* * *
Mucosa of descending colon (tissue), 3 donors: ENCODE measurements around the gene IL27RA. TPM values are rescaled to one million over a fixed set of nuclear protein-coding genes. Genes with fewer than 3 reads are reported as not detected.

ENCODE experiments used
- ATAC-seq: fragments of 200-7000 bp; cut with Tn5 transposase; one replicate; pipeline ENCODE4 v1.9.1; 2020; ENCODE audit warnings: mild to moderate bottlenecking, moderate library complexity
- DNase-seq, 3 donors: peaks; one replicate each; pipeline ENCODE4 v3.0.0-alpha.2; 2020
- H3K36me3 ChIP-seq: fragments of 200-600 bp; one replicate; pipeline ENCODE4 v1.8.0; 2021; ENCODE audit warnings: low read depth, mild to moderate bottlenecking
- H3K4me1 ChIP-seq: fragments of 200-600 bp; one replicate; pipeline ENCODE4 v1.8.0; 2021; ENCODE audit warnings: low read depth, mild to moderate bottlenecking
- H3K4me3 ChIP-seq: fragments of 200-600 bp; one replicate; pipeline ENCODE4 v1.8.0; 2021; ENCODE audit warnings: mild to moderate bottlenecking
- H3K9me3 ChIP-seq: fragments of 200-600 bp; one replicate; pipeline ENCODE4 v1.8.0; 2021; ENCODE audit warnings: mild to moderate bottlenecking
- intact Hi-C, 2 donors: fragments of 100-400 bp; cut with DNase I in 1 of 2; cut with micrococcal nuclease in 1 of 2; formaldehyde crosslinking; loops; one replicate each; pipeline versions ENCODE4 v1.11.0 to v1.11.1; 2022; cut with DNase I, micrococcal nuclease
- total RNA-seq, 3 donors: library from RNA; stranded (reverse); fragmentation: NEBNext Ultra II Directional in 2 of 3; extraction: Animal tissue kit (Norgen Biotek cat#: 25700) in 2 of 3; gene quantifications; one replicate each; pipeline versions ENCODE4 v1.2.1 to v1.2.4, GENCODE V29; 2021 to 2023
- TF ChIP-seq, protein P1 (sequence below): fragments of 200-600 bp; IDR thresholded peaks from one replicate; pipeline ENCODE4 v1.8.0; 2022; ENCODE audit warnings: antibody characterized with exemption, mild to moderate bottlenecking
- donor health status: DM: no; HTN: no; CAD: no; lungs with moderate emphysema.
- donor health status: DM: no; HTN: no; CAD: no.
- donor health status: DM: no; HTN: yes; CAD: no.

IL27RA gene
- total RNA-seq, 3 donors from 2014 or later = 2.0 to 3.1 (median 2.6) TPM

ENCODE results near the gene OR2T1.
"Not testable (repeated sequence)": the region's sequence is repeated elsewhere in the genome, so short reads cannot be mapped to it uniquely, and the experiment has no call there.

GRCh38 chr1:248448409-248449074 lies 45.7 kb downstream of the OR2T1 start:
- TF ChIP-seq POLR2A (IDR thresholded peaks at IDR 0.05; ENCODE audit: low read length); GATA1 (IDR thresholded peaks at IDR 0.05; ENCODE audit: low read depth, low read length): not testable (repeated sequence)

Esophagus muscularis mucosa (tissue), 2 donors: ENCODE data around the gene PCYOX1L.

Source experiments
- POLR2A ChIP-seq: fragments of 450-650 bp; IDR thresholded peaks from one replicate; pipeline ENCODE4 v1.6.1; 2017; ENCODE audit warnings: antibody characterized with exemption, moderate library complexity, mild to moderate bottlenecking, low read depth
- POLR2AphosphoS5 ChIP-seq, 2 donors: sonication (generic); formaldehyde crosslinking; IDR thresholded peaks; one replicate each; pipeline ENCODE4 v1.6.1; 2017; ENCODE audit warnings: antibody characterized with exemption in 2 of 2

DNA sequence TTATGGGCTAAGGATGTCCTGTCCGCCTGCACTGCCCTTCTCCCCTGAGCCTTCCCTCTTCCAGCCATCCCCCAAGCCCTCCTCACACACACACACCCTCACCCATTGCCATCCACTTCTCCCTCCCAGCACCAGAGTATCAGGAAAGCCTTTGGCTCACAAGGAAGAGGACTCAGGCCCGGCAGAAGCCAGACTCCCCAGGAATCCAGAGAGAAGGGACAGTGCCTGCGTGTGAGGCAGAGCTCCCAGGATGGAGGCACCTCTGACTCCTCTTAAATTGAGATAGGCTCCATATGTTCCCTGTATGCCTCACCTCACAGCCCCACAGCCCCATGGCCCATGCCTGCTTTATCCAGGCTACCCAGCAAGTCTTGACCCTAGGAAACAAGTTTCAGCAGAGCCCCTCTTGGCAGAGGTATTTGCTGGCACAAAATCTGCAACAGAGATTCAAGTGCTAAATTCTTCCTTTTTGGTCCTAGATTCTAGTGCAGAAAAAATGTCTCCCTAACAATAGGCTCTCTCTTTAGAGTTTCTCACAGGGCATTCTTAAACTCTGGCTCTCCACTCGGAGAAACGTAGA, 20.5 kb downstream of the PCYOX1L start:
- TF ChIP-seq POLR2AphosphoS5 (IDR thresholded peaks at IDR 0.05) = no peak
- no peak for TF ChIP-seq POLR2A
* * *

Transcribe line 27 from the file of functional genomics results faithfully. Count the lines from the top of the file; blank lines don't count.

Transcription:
- no peak for TF ChIP-seq POLR2A